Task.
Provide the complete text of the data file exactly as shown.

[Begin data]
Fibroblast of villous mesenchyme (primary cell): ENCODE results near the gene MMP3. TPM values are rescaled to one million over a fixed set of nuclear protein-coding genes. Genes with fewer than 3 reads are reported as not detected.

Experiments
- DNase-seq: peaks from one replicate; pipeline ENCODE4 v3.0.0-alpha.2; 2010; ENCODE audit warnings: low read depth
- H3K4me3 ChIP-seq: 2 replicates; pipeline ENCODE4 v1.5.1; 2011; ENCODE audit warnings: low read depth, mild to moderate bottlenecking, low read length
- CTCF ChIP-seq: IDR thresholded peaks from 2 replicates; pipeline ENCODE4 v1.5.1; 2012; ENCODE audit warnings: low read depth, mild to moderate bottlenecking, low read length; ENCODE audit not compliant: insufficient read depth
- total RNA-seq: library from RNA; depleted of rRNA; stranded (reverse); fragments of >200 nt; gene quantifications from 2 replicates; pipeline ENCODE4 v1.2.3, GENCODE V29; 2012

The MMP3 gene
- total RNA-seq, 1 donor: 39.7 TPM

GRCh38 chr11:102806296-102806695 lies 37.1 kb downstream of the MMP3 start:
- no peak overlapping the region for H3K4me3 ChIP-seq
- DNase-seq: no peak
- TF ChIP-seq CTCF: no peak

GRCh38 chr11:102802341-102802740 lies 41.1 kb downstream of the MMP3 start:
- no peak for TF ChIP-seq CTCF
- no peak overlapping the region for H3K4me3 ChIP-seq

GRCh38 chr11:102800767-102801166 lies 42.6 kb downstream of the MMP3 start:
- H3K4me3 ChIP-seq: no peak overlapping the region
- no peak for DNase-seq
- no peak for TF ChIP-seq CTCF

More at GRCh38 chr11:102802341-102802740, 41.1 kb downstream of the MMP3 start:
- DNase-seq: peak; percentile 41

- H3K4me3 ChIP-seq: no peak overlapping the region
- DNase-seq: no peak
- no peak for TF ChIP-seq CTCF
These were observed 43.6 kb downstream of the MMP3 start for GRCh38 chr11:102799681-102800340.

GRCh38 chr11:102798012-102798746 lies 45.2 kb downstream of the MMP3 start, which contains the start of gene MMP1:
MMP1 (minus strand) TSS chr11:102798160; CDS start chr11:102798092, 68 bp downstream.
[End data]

Fibroblast of villous mesenchyme (primary cell): ENCODE results near the gene MMP3. TPM values are rescaled to one million over a fixed set of nuclear protein-coding genes. Genes with fewer than 3 reads are reported as not detected.

Experiments
- DNase-seq: peaks from one replicate; pipeline ENCODE4 v3.0.0-alpha.2; 2010; ENCODE audit warnings: low read depth
- H3K4me3 ChIP-seq: 2 replicates; pipeline ENCODE4 v1.5.1; 2011; ENCODE audit warnings: low read depth, mild to moderate bottlenecking, low read length
- CTCF ChIP-seq: IDR thresholded peaks from 2 replicates; pipeline ENCODE4 v1.5.1; 2012; ENCODE audit warnings: low read depth, mild to moderate bottlenecking, low read length; ENCODE audit not compliant: insufficient read depth
- total RNA-seq: library from RNA; depleted of rRNA; stranded (reverse); fragments of >200 nt; gene quantifications from 2 replicates; pipeline ENCODE4 v1.2.3, GENCODE V29; 2012

The MMP3 gene
- total RNA-seq, 1 donor: 39.7 TPM

GRCh38 chr11:102806296-102806695 lies 37.1 kb downstream of the MMP3 start:
- no peak overlapping the region for H3K4me3 ChIP-seq
- DNase-seq: no peak
- TF ChIP-seq CTCF: no peak

GRCh38 chr11:102802341-102802740 lies 41.1 kb downstream of the MMP3 start:
- no peak for TF ChIP-seq CTCF
- no peak overlapping the region for H3K4me3 ChIP-seq

GRCh38 chr11:102800767-102801166 lies 42.6 kb downstream of the MMP3 start:
- H3K4me3 ChIP-seq: no peak overlapping the region
- no peak for DNase-seq
- no peak for TF ChIP-seq CTCF

More at GRCh38 chr11:102802341-102802740, 41.1 kb downstream of the MMP3 start:
- DNase-seq: peak; percentile 41

- H3K4me3 ChIP-seq: no peak overlapping the region
- DNase-seq: no peak
- no peak for TF ChIP-seq CTCF
These were observed 43.6 kb downstream of the MMP3 start for GRCh38 chr11:102799681-102800340.

GRCh38 chr11:102798012-102798746 lies 45.2 kb downstream of the MMP3 start, which contains the start of gene MMP1:
MMP1 (minus strand) TSS chr11:102798160; CDS start chr11:102798092, 68 bp downstream.